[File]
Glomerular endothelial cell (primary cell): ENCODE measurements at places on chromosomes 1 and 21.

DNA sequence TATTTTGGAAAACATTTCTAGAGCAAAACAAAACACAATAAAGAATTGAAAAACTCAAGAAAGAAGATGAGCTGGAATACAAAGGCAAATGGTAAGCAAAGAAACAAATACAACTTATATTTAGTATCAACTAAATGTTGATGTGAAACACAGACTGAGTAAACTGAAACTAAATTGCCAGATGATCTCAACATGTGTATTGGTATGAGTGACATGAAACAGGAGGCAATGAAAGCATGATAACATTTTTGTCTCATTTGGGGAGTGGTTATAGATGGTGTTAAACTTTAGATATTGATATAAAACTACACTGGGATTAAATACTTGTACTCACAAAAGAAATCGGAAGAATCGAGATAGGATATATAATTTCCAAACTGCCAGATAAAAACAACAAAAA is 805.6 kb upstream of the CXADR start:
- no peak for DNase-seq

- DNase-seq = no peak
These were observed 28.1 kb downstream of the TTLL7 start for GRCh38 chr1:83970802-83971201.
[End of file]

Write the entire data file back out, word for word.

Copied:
Glomerular endothelial cell (primary cell): ENCODE measurements at places on chromosomes 1 and 21.

DNA sequence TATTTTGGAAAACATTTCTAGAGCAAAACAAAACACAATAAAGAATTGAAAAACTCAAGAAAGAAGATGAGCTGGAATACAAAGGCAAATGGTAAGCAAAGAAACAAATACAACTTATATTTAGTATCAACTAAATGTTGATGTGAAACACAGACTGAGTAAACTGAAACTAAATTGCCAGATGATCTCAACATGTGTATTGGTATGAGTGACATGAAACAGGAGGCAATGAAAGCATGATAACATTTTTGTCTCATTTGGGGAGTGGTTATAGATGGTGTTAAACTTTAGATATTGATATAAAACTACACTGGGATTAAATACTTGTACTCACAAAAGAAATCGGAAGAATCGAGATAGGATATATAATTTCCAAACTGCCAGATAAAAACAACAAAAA is 805.6 kb upstream of the CXADR start:
- no peak for DNase-seq

- DNase-seq = no peak
These were observed 28.1 kb downstream of the TTLL7 start for GRCh38 chr1:83970802-83971201.